Following a period of political and social upheaval in France, the Revolution of 1789 set out to abolish all the symbolic paraphernalia that represented the Ancien Régime. These included the Chivalric Orders in France including the Orders of Saint Lazarus and of Our Lady of Mount Carmel. The Orders thus ceased to have legal recognition in France for the duration of the First French Republic [1792-1804] and the First French Empire [1804-1814]. In 1814, after the defeat of Napoleon Bonaparte, Louis Stanislas Xavier, head of the Bourbon Family, was asked by the French Senate to re-assume the throne of France. The new king Louis XVIII proceeded to revive the Ancien Régime’s chivalric orders including the Order of Saint Lazarus assuming the protectorship of the Order.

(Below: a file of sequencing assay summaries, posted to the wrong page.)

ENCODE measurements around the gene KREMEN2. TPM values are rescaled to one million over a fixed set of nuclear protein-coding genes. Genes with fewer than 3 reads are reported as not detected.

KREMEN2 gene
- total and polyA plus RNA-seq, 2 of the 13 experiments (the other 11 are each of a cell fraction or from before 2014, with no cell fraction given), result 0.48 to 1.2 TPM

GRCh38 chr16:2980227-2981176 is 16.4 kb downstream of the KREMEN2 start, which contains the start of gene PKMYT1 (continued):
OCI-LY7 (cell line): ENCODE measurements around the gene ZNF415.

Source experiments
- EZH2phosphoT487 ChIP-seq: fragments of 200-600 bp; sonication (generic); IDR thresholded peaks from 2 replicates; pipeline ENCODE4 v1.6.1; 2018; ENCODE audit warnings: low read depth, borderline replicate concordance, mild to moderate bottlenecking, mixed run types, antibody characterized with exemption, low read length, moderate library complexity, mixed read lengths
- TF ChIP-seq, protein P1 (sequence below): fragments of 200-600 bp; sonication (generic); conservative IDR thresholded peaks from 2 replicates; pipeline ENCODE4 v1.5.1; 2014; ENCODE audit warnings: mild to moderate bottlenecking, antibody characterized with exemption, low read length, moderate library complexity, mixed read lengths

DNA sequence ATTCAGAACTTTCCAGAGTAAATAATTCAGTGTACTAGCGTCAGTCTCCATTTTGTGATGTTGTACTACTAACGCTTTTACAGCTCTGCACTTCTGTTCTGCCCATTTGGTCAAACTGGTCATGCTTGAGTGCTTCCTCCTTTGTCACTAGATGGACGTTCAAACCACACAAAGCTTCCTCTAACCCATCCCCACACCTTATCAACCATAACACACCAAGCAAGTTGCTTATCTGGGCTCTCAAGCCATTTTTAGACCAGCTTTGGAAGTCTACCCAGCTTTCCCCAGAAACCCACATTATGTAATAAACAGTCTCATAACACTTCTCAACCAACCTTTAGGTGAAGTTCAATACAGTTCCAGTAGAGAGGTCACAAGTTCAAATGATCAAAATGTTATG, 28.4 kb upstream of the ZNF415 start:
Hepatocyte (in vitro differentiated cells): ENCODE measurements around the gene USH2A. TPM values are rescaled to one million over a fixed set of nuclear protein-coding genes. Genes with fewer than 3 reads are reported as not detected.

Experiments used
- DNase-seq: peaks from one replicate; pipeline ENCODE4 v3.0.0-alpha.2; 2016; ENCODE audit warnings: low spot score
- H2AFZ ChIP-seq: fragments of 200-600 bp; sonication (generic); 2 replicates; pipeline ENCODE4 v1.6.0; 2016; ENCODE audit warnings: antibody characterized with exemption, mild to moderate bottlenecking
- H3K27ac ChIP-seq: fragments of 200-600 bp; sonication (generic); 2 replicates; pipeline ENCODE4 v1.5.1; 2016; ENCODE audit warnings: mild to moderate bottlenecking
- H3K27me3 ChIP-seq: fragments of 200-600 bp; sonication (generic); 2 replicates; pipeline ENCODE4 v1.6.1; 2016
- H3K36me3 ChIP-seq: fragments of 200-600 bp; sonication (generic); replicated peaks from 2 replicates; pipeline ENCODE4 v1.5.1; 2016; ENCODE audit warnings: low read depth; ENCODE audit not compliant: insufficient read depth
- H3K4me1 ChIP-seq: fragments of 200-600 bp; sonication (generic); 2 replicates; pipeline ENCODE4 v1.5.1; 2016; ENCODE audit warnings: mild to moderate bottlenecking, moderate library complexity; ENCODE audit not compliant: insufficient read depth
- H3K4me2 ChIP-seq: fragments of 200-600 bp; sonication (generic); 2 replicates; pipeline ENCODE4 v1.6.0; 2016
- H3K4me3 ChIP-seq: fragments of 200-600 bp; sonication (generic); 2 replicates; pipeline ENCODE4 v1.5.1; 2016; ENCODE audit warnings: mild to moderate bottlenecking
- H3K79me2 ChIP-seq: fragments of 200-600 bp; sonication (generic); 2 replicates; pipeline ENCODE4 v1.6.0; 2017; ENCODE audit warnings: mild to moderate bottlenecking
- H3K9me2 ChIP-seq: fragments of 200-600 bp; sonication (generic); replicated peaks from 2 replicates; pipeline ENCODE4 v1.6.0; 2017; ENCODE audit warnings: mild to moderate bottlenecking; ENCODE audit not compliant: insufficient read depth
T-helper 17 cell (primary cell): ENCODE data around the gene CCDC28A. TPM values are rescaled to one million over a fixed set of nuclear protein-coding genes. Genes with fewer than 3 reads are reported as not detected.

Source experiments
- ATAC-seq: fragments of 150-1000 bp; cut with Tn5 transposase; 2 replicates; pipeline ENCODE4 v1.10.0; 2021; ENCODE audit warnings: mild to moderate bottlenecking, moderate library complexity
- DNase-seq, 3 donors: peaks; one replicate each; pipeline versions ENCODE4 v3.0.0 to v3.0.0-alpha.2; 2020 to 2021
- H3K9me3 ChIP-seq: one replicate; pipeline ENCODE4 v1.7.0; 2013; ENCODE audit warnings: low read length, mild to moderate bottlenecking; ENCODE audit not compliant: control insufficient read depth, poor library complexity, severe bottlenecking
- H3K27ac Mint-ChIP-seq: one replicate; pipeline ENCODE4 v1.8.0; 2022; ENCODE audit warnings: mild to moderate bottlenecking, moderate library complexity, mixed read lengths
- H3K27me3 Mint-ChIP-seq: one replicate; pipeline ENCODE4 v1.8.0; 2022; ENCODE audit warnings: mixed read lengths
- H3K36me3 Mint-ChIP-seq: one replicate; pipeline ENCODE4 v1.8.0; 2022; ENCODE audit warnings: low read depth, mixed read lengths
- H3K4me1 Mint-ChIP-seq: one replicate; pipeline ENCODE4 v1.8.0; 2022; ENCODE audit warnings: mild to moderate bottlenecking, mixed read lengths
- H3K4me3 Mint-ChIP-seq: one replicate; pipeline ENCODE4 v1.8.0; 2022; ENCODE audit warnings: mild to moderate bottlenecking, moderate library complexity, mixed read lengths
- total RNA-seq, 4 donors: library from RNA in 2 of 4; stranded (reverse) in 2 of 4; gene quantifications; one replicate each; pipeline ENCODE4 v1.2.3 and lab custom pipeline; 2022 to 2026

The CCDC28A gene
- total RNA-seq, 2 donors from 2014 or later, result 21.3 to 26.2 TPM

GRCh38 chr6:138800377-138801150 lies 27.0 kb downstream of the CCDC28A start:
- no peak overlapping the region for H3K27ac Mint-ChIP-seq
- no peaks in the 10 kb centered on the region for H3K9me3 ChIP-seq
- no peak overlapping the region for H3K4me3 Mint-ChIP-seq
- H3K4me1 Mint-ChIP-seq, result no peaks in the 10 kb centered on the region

The 1830 July Revolution was to change once more the fortunes of the Order of Saint Lazarus, forcing the abdication of King Charles X and his son King Louis XIX. The kingship was assumed by Louis Philippe d’Orléans who withdrew the Royal protection for the Order of St. Lazarus.
The Order however still retained its original Papal fons honorum and its members continued to associate and organize themselves using their old titles well into the mid-19th century. By then, the Order had transferred its attention to the philanthropic support of the rebuilding of the Monastery of Our Lady of Mount Carmel at Haifa in the Holy Land. This activity, together with a visit of the Melkite Patriarch Maximos III Malzoum to Paris, probably led to the establishment of links between the Order and the Melkite Patriarch who had been delegated the responsibility for all Christians in the Holy Land by Pope Gregory XVI in 1838. By 1896, members of the Order were being termed either the Hospitaller Nobles of St Lazarus or the Hospitaller Knights of St Lazarus.